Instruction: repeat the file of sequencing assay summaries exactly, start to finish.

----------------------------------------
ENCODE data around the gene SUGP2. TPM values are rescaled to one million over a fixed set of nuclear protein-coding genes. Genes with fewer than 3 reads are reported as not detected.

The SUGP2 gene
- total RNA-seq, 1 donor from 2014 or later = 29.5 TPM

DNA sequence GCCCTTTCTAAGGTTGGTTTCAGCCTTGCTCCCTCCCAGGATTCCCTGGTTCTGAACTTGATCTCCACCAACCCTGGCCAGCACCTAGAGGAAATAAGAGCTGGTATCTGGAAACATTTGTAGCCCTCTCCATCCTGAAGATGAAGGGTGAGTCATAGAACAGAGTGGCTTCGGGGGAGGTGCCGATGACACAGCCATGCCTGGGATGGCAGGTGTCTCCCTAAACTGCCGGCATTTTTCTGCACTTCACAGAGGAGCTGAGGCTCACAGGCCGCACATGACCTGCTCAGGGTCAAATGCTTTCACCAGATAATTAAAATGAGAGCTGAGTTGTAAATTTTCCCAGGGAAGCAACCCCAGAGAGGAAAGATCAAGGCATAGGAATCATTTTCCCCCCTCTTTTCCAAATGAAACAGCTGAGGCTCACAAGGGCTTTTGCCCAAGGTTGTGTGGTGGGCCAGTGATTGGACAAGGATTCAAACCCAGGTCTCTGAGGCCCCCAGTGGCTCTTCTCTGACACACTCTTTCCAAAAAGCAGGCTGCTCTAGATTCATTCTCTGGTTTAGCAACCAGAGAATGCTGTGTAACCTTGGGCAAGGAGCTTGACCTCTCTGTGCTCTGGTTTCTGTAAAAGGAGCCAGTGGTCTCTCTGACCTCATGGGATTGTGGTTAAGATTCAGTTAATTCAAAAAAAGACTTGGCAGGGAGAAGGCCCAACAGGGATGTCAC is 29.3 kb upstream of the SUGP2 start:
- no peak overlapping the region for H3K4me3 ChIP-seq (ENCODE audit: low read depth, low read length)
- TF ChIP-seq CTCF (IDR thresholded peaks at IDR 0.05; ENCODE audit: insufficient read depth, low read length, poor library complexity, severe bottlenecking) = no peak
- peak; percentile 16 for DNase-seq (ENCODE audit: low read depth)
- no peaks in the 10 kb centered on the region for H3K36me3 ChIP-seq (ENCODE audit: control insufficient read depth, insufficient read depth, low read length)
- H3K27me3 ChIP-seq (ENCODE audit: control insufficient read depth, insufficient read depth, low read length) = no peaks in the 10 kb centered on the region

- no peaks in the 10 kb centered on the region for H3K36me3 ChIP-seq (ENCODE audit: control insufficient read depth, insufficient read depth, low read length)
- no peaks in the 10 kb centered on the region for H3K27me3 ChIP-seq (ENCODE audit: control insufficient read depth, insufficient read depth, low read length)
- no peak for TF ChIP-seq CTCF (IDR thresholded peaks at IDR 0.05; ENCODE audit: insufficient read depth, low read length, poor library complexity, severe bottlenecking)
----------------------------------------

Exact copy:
ENCODE data around the gene SUGP2. TPM values are rescaled to one million over a fixed set of nuclear protein-coding genes. Genes with fewer than 3 reads are reported as not detected.

The SUGP2 gene
- total RNA-seq, 1 donor from 2014 or later = 29.5 TPM

DNA sequence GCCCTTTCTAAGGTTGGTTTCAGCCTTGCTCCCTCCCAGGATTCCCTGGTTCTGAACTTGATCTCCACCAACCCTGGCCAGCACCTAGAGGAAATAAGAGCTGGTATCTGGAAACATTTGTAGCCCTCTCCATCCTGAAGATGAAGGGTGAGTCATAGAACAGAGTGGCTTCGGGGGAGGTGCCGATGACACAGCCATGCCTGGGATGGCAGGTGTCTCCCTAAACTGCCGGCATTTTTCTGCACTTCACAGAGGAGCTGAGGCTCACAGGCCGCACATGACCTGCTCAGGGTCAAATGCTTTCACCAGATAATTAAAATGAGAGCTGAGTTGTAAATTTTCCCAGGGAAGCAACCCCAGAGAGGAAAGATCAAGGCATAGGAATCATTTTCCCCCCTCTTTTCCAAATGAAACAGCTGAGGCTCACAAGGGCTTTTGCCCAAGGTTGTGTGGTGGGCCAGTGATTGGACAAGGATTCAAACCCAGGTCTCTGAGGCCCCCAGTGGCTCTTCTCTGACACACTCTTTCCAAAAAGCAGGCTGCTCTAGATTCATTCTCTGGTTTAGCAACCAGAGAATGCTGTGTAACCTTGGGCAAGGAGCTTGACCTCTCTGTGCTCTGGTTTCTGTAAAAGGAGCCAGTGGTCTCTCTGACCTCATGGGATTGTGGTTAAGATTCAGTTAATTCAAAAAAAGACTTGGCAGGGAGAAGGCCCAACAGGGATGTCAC is 29.3 kb upstream of the SUGP2 start:
- no peak overlapping the region for H3K4me3 ChIP-seq (ENCODE audit: low read depth, low read length)
- TF ChIP-seq CTCF (IDR thresholded peaks at IDR 0.05; ENCODE audit: insufficient read depth, low read length, poor library complexity, severe bottlenecking) = no peak
- peak; percentile 16 for DNase-seq (ENCODE audit: low read depth)
- no peaks in the 10 kb centered on the region for H3K36me3 ChIP-seq (ENCODE audit: control insufficient read depth, insufficient read depth, low read length)
- H3K27me3 ChIP-seq (ENCODE audit: control insufficient read depth, insufficient read depth, low read length) = no peaks in the 10 kb centered on the region

- no peaks in the 10 kb centered on the region for H3K36me3 ChIP-seq (ENCODE audit: control insufficient read depth, insufficient read depth, low read length)
- no peaks in the 10 kb centered on the region for H3K27me3 ChIP-seq (ENCODE audit: control insufficient read depth, insufficient read depth, low read length)
- no peak for TF ChIP-seq CTCF (IDR thresholded peaks at IDR 0.05; ENCODE audit: insufficient read depth, low read length, poor library complexity, severe bottlenecking)